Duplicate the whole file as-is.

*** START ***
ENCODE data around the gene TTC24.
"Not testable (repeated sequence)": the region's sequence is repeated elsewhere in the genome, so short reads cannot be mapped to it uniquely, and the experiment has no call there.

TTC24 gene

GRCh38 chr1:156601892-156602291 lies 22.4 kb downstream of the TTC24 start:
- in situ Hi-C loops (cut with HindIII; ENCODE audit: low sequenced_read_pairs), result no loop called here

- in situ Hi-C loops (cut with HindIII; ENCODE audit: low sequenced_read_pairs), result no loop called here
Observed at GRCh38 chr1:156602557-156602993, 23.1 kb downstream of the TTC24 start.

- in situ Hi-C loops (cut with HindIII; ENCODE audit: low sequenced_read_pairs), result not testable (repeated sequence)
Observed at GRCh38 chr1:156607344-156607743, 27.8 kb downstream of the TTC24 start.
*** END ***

ENCODE data around the gene TTC24.
"Not testable (repeated sequence)": the region's sequence is repeated elsewhere in the genome, so short reads cannot be mapped to it uniquely, and the experiment has no call there.

TTC24 gene

GRCh38 chr1:156601892-156602291 lies 22.4 kb downstream of the TTC24 start:
- in situ Hi-C loops (cut with HindIII; ENCODE audit: low sequenced_read_pairs), result no loop called here

- in situ Hi-C loops (cut with HindIII; ENCODE audit: low sequenced_read_pairs), result no loop called here
Observed at GRCh38 chr1:156602557-156602993, 23.1 kb downstream of the TTC24 start.

- in situ Hi-C loops (cut with HindIII; ENCODE audit: low sequenced_read_pairs), result not testable (repeated sequence)
Observed at GRCh38 chr1:156607344-156607743, 27.8 kb downstream of the TTC24 start.